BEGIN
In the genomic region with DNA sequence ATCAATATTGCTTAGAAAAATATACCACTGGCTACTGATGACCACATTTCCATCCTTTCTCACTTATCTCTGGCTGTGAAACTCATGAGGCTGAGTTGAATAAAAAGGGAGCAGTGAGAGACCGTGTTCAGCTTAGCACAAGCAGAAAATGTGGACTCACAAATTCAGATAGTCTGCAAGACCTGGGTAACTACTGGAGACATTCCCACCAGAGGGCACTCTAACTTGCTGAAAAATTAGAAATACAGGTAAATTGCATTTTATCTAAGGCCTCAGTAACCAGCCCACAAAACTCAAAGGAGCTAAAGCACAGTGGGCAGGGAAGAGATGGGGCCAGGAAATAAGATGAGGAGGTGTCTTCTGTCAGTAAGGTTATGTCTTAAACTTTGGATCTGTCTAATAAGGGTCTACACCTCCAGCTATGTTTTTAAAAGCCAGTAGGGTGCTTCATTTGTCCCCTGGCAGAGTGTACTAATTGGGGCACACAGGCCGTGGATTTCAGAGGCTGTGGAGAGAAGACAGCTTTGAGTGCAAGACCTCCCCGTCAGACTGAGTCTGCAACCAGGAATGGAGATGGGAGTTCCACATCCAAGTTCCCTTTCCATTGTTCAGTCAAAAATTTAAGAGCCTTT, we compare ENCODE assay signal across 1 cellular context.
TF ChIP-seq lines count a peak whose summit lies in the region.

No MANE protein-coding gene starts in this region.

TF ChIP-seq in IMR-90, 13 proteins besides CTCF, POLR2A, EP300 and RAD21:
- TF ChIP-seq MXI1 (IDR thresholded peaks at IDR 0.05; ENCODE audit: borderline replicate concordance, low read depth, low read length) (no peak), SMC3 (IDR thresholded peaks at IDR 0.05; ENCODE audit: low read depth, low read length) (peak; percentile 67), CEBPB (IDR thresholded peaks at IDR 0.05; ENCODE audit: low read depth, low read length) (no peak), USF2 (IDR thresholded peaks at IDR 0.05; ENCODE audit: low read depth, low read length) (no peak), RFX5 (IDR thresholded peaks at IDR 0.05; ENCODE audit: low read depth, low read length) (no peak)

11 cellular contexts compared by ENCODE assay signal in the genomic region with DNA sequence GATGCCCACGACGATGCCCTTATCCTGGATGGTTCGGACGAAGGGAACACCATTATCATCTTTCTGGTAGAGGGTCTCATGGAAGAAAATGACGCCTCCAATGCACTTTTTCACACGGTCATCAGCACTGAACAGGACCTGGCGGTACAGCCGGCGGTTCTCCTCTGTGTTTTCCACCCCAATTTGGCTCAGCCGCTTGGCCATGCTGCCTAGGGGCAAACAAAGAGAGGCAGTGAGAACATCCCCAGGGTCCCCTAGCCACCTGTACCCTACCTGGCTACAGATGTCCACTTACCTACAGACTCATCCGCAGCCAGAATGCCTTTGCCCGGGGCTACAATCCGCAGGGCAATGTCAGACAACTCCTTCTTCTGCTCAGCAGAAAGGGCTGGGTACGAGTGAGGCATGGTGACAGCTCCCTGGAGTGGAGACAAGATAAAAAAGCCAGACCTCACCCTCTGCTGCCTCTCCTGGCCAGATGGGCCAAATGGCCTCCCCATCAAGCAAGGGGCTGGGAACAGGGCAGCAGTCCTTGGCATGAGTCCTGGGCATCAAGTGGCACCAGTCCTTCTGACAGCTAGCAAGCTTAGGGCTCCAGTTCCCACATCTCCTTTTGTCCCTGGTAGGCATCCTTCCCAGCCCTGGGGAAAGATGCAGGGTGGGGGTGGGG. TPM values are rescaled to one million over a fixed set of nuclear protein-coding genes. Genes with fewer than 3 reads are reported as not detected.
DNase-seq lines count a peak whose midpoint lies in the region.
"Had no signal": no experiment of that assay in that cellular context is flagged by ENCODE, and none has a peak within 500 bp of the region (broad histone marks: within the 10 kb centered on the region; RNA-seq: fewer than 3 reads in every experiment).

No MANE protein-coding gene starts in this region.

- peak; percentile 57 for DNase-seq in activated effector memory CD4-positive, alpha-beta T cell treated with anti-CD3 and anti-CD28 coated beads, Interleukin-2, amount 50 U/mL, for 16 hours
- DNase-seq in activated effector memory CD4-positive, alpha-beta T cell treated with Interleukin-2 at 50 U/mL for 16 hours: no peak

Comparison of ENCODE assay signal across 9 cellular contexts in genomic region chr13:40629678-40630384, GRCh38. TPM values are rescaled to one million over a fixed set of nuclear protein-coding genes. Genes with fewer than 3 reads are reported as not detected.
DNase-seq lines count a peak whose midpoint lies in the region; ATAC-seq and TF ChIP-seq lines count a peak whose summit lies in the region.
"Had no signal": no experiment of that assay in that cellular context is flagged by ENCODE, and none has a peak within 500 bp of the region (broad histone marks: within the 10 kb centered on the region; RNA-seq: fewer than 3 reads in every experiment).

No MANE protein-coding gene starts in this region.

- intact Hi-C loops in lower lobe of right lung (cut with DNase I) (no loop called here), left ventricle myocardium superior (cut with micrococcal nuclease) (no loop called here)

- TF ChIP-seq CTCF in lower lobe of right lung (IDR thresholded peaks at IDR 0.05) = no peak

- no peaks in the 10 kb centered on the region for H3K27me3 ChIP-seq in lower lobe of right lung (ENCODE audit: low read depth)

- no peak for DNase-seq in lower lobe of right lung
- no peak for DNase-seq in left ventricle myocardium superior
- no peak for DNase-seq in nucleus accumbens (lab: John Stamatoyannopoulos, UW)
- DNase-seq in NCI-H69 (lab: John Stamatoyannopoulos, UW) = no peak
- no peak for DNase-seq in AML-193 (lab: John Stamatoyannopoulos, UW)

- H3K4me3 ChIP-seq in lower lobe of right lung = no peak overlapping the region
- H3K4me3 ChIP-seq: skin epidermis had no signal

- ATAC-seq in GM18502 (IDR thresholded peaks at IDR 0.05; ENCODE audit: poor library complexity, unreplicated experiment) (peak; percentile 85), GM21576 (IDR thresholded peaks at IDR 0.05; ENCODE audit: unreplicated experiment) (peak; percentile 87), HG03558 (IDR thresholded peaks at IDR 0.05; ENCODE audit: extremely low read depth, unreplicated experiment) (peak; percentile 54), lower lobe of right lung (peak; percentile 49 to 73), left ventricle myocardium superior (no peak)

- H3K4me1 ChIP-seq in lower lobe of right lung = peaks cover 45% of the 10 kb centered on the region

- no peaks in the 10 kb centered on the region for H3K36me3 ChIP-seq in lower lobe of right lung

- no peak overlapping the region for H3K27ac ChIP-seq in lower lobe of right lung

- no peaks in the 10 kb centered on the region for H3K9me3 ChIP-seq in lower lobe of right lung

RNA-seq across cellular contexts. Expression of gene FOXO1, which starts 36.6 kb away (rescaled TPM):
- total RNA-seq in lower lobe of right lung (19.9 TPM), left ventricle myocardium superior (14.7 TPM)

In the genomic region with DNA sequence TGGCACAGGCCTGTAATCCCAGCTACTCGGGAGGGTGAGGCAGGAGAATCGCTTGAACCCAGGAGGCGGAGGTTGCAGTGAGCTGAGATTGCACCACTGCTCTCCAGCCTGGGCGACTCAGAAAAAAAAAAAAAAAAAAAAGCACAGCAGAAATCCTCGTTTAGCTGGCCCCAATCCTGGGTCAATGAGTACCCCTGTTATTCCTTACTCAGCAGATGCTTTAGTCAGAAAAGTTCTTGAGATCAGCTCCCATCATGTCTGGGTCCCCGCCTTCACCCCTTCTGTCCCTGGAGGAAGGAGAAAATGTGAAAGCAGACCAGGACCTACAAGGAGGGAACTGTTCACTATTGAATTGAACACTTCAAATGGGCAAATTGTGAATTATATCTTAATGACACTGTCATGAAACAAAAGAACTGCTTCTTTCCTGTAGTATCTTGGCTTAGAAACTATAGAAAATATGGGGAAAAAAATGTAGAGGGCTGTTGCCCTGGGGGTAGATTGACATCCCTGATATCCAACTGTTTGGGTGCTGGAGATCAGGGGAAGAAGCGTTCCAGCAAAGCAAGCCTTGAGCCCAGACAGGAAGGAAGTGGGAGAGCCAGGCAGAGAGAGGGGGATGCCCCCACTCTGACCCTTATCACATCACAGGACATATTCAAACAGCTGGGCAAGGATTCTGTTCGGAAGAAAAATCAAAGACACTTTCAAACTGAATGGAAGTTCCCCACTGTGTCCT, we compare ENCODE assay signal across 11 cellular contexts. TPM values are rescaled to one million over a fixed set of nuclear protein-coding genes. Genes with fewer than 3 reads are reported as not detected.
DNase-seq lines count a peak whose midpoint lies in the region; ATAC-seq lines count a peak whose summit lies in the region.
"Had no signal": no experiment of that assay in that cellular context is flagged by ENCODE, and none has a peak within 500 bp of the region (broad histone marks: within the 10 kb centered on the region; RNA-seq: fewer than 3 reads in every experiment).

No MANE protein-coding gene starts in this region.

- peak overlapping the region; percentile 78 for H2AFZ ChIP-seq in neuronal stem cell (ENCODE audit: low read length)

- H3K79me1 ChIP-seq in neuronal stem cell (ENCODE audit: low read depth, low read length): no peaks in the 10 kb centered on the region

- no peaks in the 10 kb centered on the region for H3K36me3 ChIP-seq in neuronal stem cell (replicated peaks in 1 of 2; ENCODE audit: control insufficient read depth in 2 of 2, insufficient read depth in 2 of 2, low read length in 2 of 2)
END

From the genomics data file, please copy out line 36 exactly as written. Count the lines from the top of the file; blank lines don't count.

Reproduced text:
No MANE protein-coding gene starts in this region.